Chemical composition of stars in clusters can tell history of our galaxy

Mar 22, 2007

Using ESO's Very Large Telescope, an international team of astronomers has shown how to use the chemical composition of stars in clusters to shed light on the formation of our Milky Way. This discovery is a fundamental test for the development of a new chemical tagging technique uncovering the birth and growth of our Galactic cradle.

The formation and evolution of galaxies, and in particular of the Milky Way - the 'island universe' in which we live, is one of the major puzzles of astrophysics: indeed, a detailed physical scenario is still missing and its understanding requires the joint effort of observations, theories and complex numerical simulations. ESO astronomer Gayandhi De Silva and her colleagues used the Ultraviolet and Visual Echelle Spectrograph (UVES) on ESO's VLT to find new ways to address this fundamental riddle.

"We have analysed in great detail the chemical composition of stars in three star-clusters and shown that each cluster presents a high level of homogeneity and a very distinctive chemical signature," says De Silva, who started this research while working at the Mount Stromlo Observatory, Australia. "This paves the way to chemically tagging stars in our Galaxy to common formation sites and thus unravelling the history of the Milky Way," she adds.

"Galactic star clusters are witnesses of the formation history of the Galactic disc," says Kenneth Freeman, also from Mount Stromlo and another member of the team. "The analysis of their composition is like studying ancient fossils. We are chasing pieces of galactic DNA!"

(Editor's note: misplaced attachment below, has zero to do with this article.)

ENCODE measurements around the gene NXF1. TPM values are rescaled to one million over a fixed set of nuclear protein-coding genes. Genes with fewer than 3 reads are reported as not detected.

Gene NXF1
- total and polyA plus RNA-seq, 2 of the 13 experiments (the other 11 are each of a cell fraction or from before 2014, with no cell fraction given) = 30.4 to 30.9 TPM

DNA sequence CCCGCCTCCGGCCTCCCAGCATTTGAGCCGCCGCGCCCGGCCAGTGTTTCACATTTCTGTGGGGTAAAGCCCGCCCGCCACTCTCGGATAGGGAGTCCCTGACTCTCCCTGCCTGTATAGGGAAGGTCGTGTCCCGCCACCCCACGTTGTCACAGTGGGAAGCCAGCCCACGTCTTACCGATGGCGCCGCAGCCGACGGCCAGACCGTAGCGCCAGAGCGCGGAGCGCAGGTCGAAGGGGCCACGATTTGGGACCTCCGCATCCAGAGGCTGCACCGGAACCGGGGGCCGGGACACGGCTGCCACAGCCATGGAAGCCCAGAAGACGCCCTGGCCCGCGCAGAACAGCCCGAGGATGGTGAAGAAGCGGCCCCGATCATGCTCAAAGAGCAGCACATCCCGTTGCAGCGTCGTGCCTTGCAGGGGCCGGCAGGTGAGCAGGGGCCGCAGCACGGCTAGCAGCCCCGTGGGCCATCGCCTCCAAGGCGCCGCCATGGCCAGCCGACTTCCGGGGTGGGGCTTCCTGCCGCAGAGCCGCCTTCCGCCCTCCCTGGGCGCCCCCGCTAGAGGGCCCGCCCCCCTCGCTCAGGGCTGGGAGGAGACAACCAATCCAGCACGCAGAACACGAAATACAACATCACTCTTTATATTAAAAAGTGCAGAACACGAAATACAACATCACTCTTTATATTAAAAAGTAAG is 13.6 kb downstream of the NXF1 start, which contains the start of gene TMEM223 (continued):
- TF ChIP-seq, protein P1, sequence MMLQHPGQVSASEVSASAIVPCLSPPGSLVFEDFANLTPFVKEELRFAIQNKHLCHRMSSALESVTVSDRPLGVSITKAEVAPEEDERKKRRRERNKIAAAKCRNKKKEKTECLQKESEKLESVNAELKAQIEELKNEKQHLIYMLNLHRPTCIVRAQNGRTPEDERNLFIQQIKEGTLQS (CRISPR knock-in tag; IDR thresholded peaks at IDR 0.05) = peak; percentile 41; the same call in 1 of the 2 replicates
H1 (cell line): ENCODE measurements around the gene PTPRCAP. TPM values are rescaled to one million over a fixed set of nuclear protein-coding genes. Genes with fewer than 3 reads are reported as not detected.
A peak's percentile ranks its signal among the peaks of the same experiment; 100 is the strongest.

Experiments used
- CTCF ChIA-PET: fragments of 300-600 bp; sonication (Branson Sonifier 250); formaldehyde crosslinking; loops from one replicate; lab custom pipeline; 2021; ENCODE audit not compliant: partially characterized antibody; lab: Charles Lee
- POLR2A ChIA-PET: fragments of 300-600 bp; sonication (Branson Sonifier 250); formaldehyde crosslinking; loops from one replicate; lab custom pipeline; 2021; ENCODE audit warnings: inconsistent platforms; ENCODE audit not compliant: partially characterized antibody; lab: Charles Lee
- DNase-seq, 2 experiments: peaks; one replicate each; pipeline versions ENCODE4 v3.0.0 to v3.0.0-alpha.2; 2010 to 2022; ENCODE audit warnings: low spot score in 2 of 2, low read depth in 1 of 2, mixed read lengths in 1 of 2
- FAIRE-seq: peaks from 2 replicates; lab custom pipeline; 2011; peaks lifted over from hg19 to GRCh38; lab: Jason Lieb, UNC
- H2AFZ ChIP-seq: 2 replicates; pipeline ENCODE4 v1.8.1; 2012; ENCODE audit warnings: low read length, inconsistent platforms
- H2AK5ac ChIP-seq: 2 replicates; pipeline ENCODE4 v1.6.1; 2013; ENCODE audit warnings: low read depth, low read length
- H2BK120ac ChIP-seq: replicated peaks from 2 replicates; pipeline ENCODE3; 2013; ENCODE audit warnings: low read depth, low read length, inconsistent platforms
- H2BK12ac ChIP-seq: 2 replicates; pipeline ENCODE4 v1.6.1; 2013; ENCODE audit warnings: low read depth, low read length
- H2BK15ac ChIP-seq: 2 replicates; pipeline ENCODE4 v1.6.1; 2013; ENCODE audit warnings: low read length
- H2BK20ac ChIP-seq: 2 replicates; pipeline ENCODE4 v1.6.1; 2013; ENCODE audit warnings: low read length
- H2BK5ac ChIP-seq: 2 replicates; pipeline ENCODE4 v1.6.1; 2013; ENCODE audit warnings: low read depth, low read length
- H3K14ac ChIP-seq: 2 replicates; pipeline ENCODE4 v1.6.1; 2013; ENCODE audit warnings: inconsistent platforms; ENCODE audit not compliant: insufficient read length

Open star clusters are among the most important tools for the study of stellar and galactic evolution. They are composed of a few tens up to a few thousands of stars that are gravitationally bound, and they span a wide range of ages. The youngest date from a few million years ago, while the oldest (and more rare) can have ages up to ten billion years. The well-known Pleiades, also called the Seven Sisters, is a young bright open cluster. Conversely, Collinder 261, which was the target of the present team of astronomers, is among the oldest. It can therefore provide useful information on the early days in the existence of our Galaxy.

The astronomers used UVES to observe a dozen red giants in the open cluster Collinder 261, located about 25,000 light years from the Galactic Centre. Giants are more luminous, hence they are well suited for high-precision measurements. From these observations, the abundances of a large set of chemical elements could be determined for each star, demonstrating convincingly that all stars in the cluster share the same chemical signature.

"This high level of homogeneity indicates that the chemical information survived through several billion years," explains De Silva. "Thus all the stars in the cluster can be associated to the same prehistoric cloud. This corroborates what we had found for two other groups of stars."

But this is not all. A comparison with the open cluster called the Hyades, and the group of stars moving with the bright star HR 1614, shows that each of them contains the same elements in different proportions. This indicates that each star cluster formed in a different primordial region, from a different cloud with a different chemical composition.